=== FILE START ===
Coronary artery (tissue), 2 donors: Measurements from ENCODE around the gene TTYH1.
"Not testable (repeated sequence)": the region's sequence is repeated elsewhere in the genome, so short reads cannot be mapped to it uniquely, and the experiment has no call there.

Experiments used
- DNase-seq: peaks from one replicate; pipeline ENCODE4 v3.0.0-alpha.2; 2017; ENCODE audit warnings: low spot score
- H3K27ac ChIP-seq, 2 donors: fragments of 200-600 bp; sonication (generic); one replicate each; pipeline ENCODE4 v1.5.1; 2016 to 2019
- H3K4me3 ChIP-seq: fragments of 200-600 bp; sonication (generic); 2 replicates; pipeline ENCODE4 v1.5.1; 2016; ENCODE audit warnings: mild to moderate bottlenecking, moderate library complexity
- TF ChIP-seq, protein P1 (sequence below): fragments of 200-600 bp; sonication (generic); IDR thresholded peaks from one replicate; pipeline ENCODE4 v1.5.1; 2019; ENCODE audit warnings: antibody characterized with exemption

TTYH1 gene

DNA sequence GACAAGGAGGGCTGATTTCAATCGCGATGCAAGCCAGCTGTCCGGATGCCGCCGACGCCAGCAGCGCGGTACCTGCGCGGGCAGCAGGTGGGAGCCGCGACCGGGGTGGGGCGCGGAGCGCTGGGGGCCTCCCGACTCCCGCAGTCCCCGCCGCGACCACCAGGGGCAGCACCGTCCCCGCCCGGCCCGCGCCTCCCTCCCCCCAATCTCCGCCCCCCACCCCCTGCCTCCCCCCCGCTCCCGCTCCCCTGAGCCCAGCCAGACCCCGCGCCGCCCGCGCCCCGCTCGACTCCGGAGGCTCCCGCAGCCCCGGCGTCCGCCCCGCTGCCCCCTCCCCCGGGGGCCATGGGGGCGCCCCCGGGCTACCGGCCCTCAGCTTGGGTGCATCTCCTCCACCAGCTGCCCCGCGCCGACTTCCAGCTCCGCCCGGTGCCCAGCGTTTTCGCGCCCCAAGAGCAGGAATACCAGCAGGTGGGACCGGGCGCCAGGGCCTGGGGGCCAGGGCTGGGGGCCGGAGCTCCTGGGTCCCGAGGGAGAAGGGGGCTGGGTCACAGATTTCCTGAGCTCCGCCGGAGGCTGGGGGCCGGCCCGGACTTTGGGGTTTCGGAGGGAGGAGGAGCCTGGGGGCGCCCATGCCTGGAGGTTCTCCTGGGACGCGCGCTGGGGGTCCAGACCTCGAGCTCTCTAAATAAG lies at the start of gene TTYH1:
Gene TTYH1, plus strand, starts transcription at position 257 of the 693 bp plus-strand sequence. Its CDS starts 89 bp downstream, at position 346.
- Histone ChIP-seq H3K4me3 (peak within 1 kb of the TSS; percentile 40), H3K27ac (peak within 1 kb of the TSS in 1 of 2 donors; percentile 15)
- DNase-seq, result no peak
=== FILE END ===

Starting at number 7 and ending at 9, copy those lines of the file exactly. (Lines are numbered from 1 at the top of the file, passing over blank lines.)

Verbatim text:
- TF ChIP-seq, protein P1 (sequence below): fragments of 200-600 bp; sonication (generic); IDR thresholded peaks from one replicate; pipeline ENCODE4 v1.5.1; 2019; ENCODE audit warnings: antibody characterized with exemption

TTYH1 gene

DNA sequence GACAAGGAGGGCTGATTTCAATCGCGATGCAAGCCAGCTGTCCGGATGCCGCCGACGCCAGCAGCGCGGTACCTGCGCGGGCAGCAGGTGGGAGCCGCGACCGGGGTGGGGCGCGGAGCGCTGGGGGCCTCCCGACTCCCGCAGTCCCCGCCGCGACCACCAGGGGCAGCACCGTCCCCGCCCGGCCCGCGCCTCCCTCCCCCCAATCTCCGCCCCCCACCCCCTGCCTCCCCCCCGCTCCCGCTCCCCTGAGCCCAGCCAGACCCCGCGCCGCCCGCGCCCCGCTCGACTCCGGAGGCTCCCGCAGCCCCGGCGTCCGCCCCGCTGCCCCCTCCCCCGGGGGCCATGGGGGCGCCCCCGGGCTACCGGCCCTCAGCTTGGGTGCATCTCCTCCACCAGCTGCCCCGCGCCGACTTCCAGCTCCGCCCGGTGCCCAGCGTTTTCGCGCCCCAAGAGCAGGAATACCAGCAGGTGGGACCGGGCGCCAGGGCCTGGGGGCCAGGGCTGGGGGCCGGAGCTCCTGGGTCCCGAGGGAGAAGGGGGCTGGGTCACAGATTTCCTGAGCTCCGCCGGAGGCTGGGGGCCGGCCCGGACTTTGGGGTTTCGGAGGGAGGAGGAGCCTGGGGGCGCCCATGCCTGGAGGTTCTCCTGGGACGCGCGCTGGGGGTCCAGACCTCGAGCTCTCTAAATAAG lies at the start of gene TTYH1: